MarySue Hansell
You know, Ashley, a lot of people might wonder what happens to all that hair?

Ashley
We definitely keep the qualifying hair for wigs - we've been doing that since the beginning. The only tricky part about that is most wig companies don't want color-treated hair, the ponytail has to be x-number of inches long, but to be frank with you, we give it all to them. And then we let them sort through it because we don't ever want to make the mistake of misjudging a ponytail. So we cut all the ponytails, we throw it all in the box and about- so our Gillette Buzz Off is the biggest- we shave about 320 women's heads so it breaks up between men, women and kids and there's about a third, a third, a third.

MarySue Hansell
At this point, everyone's wondering, 'How can we help support One Mission?'. Tell us.

Ashley
We have our Silly Buzz Off, it's at Lincoln Financial Funder, and that is in the spring. Our Gillette Stadium Buzz Off is the first or second week in June every year. Our Texas Buzz Off is sometime in the spring. We have to co-ordinate dates and times- we haven't really picked our dates after the first of the year. But honestly, we have people all over the country who shave for us on their own, or they get a team together within their company, or within their volleyball team or their softball team. People shave for us on their own time. Some people want to be a part of the big event and so they wait for the spring but some people, once they've made the decision to shave, they don't want to wait. And that's fine too. Everybody can participate on their own time. all they have to do is go to buzzforkids.org and you can pick a location or you can shave on your own and people can participate.

MarySue Hansell
Well, I just hope everybody does that. It's just a wonderful cause. Now, my last big question for you, Ashley, is how do you hope One Mission is helping to make the world a better place?

Ashley
Well, I know that we have started. We're on our mission, no pun intended, of that for sure, because that is my sole purpose and I know how important what we do is to the families because I lived it. My hope is that we continue to do exactly what we're doing and that's finding out the needs of the patients and that particular hospital and getting the funds together to put together programs that meet the needs of those particular families. For instance, our hospital partner in Rhode Island, we have an arts in-residence program where we get local artists, painters, sculptors, yoga, mediation and they come in and they put their program on for the patients. Some of the quotes - I just got a report yesterday - some of the quotes that I got from patients and other are just so profound. The kids don't want them to leave. Art, as you know, is an expression of the soul. So that's what's that hospital partner needed and that's what we gave them. Music therapy is a huge one for me; decorating their hospital rooms to make them feel less like hospital rooms and more like home. I sit down with every hospital partner and I say, 'This is what we do with other hospitals. We have about 30, 40 programs. What do your patients need? What are your holes?' and then together we collaborate. My hope is that more people want to participate in The Buzz Off, whether they shave on their own or they help us, come up- I'm sure that the people listening are doers, like me. I need do-ers in other parts of the world, other states that we're not in, that want to say, 'I want to be a One Mission chapter here in South Carolina.' and if we can collaborate with those people and we bring a hospital partner in, boom, there's a new hospital partner. I want to grow in a way that's impactful. I want to make sure- a big thing at One Mission is sustainability. I won't ever fly into a state and say, 'Here are some programs. I don't know if I'm going to come back next year.' Because I know what that feels like. When we were at the hospital, like I said, sometimes we had catered dinners and sometimes we didn't. That's not how we do things. But growing in a very smart way and finding those who want to help us to being our programs, or like I said, to fill the needs of hospital partners, new hospital partners- that's what we will do. My hope is that people in the community will continue to participate and continue to volunteer for us. Together we can do whatever it takes to get kids through cancer, no pun intended!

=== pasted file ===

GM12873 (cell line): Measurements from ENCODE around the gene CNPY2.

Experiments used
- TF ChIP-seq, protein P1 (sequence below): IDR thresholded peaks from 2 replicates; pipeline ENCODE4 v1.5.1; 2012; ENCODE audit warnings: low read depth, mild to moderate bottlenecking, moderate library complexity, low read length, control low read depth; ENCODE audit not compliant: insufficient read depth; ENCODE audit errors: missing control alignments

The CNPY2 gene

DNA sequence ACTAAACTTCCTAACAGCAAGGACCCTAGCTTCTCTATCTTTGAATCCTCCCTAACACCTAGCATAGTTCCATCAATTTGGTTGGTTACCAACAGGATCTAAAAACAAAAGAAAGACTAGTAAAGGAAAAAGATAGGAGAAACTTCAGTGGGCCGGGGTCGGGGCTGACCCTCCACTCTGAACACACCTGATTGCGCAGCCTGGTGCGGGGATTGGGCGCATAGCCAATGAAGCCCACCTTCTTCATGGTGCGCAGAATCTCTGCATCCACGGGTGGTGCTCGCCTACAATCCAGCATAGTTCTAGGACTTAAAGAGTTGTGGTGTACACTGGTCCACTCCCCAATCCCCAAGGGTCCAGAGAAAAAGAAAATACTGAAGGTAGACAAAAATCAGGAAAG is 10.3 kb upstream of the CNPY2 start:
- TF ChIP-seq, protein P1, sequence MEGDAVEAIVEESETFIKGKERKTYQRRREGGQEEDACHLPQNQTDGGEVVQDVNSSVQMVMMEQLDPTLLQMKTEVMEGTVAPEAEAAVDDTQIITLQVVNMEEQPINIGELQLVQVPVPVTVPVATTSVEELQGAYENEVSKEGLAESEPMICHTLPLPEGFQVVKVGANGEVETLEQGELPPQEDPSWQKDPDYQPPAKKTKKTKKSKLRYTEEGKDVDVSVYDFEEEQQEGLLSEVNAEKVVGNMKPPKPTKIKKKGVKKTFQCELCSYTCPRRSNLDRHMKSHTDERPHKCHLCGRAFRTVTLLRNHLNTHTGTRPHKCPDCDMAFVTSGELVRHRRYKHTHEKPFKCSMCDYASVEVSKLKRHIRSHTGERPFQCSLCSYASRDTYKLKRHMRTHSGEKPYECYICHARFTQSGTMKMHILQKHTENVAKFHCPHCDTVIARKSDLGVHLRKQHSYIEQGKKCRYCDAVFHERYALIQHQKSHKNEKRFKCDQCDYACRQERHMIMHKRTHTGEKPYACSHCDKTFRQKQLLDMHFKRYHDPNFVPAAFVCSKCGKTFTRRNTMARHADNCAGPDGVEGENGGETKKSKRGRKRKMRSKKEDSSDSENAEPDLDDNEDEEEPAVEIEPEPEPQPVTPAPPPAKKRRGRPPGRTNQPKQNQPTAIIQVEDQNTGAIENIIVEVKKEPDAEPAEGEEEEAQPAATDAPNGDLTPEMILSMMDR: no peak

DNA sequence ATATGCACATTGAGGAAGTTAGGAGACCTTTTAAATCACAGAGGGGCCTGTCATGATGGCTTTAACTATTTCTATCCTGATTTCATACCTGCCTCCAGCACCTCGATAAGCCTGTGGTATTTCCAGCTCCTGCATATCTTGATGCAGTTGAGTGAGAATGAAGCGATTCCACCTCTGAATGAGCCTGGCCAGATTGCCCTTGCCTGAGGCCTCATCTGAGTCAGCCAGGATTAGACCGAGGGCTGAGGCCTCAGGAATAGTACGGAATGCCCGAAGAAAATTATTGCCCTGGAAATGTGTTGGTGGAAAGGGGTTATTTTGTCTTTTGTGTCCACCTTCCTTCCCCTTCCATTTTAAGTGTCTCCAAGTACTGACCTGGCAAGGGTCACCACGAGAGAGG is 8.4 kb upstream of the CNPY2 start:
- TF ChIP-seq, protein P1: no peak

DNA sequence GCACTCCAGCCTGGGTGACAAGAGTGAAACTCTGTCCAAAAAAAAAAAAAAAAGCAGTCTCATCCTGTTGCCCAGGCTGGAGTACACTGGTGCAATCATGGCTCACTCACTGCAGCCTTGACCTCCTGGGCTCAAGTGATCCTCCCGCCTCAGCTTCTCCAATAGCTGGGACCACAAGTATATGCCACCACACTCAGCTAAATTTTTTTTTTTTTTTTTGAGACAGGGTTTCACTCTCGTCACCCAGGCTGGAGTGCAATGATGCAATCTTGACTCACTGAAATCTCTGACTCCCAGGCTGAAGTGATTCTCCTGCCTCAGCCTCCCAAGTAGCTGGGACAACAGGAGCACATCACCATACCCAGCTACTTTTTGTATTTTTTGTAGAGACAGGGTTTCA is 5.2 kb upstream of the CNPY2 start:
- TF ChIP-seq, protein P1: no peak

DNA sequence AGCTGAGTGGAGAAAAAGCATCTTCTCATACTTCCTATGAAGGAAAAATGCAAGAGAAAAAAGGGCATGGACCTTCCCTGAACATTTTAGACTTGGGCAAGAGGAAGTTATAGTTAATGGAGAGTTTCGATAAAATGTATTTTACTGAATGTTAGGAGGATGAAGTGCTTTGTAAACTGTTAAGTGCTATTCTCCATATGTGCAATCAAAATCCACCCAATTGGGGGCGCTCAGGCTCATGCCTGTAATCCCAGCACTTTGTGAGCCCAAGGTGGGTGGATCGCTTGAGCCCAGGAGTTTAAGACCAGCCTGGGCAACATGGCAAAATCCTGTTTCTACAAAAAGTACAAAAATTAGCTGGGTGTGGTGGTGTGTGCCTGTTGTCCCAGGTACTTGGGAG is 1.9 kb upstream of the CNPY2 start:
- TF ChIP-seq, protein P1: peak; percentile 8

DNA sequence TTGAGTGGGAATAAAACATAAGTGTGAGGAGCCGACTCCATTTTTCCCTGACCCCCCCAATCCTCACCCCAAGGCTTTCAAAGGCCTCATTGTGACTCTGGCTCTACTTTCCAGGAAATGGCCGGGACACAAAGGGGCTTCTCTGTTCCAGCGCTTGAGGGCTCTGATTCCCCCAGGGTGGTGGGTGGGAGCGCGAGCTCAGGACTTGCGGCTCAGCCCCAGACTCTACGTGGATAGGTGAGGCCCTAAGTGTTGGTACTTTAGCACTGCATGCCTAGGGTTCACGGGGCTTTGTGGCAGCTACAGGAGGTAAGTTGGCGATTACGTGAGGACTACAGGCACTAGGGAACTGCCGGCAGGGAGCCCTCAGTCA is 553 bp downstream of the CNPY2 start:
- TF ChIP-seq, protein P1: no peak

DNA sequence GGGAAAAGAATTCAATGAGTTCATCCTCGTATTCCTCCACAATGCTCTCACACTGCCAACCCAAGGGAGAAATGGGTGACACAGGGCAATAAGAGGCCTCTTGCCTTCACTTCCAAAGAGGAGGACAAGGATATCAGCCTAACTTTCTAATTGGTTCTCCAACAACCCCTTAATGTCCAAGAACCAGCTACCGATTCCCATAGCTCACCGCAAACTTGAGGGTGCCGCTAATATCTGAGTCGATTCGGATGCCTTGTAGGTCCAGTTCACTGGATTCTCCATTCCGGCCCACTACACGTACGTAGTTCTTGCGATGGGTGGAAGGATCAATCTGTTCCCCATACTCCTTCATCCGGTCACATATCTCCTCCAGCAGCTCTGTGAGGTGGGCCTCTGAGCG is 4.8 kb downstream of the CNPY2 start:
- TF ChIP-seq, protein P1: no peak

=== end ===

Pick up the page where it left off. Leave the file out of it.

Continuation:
Raymond Hansell
I can feel your passion. There's actually, no pun intended, a buzz, it's palpable. I commend you for all the work that you're doing and I know, I can feel that the race is in your favor. You'll continue to do amazing things to get kids through cancer. For our listeners, you can learn more about One Mission by going to buzzforkids.org. Ashley, thanks a million for being on BetterWorldians Radio today.

Ashley
Thank you guys so much and I really appreciate everything that you're doing in highlighting the good in the world because turning on the news, every now and then, is sometimes a little depressing. I applaud you guys for really focusing on the good that we do have in the world and I'm very grateful for that, in having One Mission being a part of that. Thank you so much.

Raymond Hansell
You're very welcome. It's a lot of fun being on this particular show because we get to hear all the good news. Every week, something else, good that's happening. That's amazing.

Ashley
I love it. You guys must be smiling all day, every day.

Raymond Hansell
Yep, yep, yep.

Ashley
Great, thank you so much. I really appreciate it.

Raymond Hansell